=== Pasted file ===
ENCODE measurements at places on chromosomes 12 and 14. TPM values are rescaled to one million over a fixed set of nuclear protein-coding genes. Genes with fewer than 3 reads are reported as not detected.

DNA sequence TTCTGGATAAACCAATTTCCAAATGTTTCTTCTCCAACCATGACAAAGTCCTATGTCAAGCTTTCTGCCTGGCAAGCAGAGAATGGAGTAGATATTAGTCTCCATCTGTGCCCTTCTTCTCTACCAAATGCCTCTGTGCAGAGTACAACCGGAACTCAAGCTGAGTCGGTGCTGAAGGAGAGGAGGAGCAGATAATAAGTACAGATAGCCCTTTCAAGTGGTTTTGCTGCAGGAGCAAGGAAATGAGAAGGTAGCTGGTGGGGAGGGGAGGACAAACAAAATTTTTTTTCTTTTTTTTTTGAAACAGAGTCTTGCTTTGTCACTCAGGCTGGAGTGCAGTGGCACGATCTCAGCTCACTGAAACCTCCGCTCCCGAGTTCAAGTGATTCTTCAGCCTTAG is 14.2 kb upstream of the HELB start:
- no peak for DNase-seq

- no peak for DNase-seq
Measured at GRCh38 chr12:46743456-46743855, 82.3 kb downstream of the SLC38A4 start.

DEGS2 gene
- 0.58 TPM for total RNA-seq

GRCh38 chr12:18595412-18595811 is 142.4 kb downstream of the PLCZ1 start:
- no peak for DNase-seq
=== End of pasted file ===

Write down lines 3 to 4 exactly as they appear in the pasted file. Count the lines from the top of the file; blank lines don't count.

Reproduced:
- no peak for DNase-seq

- no peak for DNase-seq